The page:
Gilles Deleuze and Félix Guattari 1975, Kafka. Pour une littérature mineure, Paris, Éd. De Minuit. Michel Foucault 1966, “Classer”, 137-176, in Id, Les mots et le choses, Paris, Gallimard. Nathalie Frogneux, “Une phénoménologie de la vie mensongère”, in Le Phénomène humain. Revue Philosophique de Louvain 118(4), 2021, 573-591. doi: 10.2143/RPL.118.4.3290142. André Gide 1997, Journal 1926-1950, Paris, Gallimard, vol. II. Carlo Ginzburg 2006), Il filo e le tracce. Vero falso finto, Feltrinelli, Milano. Louis Hjelmslev 1975, Résumé of a Theory of Language. Travaux du Cercle linguistique de Copenhague, vol. XVI. Copenhague: Nordisk Sprog- og Kulturforlag. –        (2009), Teoria del linguaggio. Résumé, = TLR, Vicenza, Terra Ferma, Vicenza. Antonio Gramsci 1975, Quaderni del carcere, 3, Quaderni 12-29, critical edition of the Istituto Gramsci by Valentino Gerratana, Torino, Einaudi. Georges Lakoff, Mark Johnson, 2003 [1980], Metaphors We Live By, Chicago-London, The University of Chicago Press. Philippe Lejeune 1975, Le pacte autobiographique, Paris, Seuil. – “Je ne suis pas une source”, Entretien de Ph. Artières, 115-137, in Id., Signes de vie – Le pacte autobiographique 2, 2, Seuil 2005. Ronan Le Roux, « De quoi jouit l’archiviste ? Méditation certalienne sur le ‘vol d’âme’ », in Elodie Belkorchia, Georges Cuer, Françoise Hiraux (dir.), Du matériel à l’immatérielLa Gazette des archives n°262 (2021-2). Jurij M. Lotman 1985, “Il diritto alla biografia”, in Id., La semiosfera-L’asimmetria e il dialogo nelle strutture pensanti, edited and translated from the Russian by Simonetta Salvestroni, Venezia, Marsilio. Claudio Magris 1989, Lontano da Dove, Joseph Roth e la tradizione ebraico-orientale, Torino Einaudi. Paula Sibilia 2008, O show do eu: a intimidade como espetáculo, Rio de Janeiro, Nova Fronteira. Verónica Sierra Blas 2016, Cartas presas. La correspondencia carcelaria en la Guerra Civil y el Franquismo, Madrid, Marcial Pons. Jean Starobinski 1961, “Le voile de Poppée”, 7-27, in Id, L’oeil vivant, Gallimard, 1961. – Jean-Jacques Rousseau: Transparency and Obstruction. Trans. by Arthur Goldhammer. Chicago: The University of Chicago Press, 1988. Judging panel: Beatrice Barbalato, Mediapolis.europa ass, cult., Université catholique de Louvain Antonio Castillo Gómez, Universidad de Alcalá Nathalie Frogneux, Université catholique de Louvain Verónica Sierra Blas, Universidad de Alcalá Symposium organized by: Mediapolis.Europa (Irene Meliciani: managing director) Mnemosyne o la costruzione del senso, Presses universitaires de Louvain Grupo de Investigación “Lectura, Escritura, Alfabetización” (LEA), Universidad de Alcalá Seminario Interdisciplinar de Estudios sobre Cultura Escrita (SIECE), Universidad de Alcalá This symposium is part of the research project Vox populi. Espacios, prácticas y estrategias de visibilidad de las escrituras del margen en las épocas Moderna y Contemporánea (PID2019-107881GB-I00), financed by the Ministerio de Ciencia e Innovación and by the Agencia Estatal de Investigación (Spain). Suggestions for sending proposals   The languages admitted for submission are: Italian, Spanish, French, English, Portuguese. Everyone is allowed to write in one of these languages. There will be no simultaneous translation. A passive understanding of these languages is desirable. A) Deadline for submission: 15 July 2023. The abstract will be composed of 250 words (max), with citation of two reference sources, and a brief CV (max: 100 words), with possible mention of two of one’s own publications, be they articles, books, or videos. The judging panel will read and select every proposal, which is to be sent to beatrice.barbalato@gmail.com, antonio.castillo@uah.es For information: beatrice.barbalato@gmail.com, antonio.castillo@uah.es,  irenemeliciani@gmail.com The authors of the accepted proposals will be notified by 30 July 2023. B) Regarding enrolment in the colloquium, once the proposals are accepted the fees are: Before 30 September 2023: 150.00€ From 1 to 30 October 2023:  180.00€ Enrolment fee cannot be accepted in loco For graduate students: Before 30 September 2023: 100.00€ From 1to 30 October 2023:   90.00€ Enrolment fee cannot be accepted in loco Once the programme is established, no change is allowed. For activities related to this topic at the University and cultural centers in Spain see the sites http://www.siece.es/   http://grafosfera.blogspot.com/ For information on the symposia organized in previous years by the Osservatorio della memoria autobiografica  scritta, orale e iconografica, visit the site: http://mediapoliseuropa.com/ * I am leading a seminar on “Metafiction, Autofiction, and Other Metanarrative Forms of Storytelling” at the MSA conference with invited speakers Brian McHale and Josh Toth. Please consider participating. Registration for the MSA opens soon! Additional details below: Modern Studies Association Conference, New York, October 26-29, 2023 Leader:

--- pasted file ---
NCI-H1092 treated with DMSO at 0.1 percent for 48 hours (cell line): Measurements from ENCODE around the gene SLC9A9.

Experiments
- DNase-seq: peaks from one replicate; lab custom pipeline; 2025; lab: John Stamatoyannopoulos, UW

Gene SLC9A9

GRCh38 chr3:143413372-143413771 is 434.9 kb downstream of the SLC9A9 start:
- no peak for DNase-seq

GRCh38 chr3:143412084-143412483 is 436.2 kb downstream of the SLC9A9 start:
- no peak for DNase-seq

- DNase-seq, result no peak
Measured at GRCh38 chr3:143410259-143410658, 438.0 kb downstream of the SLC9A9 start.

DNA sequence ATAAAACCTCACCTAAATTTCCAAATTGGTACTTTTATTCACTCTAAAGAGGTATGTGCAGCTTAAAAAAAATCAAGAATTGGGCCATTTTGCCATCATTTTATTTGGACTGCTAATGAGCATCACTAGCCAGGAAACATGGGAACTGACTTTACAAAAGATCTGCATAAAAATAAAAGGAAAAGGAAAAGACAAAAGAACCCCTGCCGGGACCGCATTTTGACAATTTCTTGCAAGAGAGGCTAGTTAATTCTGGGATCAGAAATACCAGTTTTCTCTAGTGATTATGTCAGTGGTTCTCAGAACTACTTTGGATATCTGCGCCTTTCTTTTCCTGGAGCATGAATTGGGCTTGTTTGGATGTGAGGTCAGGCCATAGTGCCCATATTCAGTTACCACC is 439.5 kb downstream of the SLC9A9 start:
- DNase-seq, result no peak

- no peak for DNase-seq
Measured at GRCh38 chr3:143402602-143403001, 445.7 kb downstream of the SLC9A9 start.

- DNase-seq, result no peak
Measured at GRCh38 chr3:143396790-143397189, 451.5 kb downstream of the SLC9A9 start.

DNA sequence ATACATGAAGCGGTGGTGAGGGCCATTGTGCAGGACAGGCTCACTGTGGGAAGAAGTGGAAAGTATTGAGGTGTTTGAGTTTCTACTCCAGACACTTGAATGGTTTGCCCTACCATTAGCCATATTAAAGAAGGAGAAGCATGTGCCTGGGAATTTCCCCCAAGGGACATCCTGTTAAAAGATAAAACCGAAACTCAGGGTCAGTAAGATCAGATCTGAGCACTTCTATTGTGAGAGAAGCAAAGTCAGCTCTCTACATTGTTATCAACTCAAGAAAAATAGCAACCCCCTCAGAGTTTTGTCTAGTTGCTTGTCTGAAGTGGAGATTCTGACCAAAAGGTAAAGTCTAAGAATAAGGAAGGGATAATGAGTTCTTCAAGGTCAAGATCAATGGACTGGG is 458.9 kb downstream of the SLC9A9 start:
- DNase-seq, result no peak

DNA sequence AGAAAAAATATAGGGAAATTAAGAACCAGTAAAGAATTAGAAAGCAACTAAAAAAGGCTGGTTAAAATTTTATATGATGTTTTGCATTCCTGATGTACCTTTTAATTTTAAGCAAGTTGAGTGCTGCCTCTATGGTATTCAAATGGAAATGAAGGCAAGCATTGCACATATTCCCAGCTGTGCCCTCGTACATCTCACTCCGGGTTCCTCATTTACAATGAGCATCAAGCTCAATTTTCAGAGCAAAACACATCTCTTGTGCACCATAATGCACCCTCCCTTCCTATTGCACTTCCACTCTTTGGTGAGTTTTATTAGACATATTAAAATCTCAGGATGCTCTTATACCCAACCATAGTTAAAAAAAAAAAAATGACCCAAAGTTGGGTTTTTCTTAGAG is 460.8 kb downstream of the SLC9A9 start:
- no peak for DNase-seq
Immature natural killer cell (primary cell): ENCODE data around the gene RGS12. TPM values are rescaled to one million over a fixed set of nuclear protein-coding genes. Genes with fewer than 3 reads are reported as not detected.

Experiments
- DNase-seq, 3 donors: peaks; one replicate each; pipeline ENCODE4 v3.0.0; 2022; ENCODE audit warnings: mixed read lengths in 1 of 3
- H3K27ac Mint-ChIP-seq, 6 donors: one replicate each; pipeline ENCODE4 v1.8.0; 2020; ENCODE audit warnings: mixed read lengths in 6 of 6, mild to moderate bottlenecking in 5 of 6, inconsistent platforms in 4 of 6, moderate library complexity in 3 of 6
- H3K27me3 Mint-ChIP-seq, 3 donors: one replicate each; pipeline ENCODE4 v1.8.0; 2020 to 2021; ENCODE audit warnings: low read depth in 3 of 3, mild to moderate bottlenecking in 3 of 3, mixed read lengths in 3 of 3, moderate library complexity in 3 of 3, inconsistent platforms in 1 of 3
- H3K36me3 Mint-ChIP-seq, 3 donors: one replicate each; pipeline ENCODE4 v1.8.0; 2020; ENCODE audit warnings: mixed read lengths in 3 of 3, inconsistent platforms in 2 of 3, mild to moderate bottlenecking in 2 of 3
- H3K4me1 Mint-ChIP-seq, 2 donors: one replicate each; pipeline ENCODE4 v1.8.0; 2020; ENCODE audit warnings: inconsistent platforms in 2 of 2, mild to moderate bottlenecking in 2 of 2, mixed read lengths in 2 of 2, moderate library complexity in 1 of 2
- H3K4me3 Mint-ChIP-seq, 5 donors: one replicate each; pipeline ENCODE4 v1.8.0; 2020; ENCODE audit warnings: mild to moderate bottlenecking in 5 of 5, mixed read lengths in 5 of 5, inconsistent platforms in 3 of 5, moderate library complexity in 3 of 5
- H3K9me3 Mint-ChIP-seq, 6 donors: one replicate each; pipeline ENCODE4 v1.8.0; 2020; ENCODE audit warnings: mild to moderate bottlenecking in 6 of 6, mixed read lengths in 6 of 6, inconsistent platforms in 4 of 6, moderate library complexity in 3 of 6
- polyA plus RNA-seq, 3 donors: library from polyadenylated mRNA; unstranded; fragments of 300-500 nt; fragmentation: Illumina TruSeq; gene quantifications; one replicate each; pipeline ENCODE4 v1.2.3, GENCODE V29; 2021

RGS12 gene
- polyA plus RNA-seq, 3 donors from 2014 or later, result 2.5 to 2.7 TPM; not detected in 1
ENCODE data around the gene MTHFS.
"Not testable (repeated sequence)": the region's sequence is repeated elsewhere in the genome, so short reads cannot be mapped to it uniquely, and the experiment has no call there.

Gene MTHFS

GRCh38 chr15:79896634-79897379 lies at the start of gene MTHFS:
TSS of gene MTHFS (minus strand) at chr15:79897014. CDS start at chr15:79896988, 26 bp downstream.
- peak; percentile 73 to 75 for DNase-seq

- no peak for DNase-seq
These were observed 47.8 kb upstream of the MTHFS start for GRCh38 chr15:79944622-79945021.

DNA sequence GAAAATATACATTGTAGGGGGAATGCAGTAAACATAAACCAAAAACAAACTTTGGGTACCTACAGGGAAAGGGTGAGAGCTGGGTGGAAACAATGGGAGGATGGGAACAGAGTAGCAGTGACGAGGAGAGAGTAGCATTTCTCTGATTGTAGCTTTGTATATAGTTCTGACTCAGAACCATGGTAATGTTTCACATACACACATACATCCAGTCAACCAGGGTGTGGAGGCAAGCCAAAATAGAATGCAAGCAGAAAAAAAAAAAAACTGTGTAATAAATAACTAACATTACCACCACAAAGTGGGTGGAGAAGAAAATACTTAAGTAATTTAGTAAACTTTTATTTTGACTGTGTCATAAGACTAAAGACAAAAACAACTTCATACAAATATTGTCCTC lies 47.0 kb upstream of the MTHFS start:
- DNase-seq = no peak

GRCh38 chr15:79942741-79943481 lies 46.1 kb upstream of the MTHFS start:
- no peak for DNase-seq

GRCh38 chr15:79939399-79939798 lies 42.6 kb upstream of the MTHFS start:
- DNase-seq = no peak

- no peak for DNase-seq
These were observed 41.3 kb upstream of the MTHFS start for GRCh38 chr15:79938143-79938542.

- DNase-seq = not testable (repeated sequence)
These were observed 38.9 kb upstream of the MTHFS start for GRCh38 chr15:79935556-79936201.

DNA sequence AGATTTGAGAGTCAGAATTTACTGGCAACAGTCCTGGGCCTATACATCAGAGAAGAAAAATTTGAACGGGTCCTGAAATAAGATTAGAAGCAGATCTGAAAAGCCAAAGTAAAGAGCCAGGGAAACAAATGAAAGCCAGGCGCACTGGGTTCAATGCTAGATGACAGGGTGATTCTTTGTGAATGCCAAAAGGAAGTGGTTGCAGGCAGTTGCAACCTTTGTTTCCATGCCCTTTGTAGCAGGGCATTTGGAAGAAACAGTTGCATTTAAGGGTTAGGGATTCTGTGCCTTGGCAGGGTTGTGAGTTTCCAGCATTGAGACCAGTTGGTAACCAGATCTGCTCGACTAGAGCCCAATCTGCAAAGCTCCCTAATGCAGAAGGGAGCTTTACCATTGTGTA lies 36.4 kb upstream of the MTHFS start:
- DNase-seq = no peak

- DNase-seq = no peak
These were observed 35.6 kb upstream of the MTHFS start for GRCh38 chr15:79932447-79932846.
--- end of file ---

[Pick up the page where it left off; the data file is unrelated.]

• Lissi Athanasiou-Krikelis, Associate Professor, New York Institute of Technology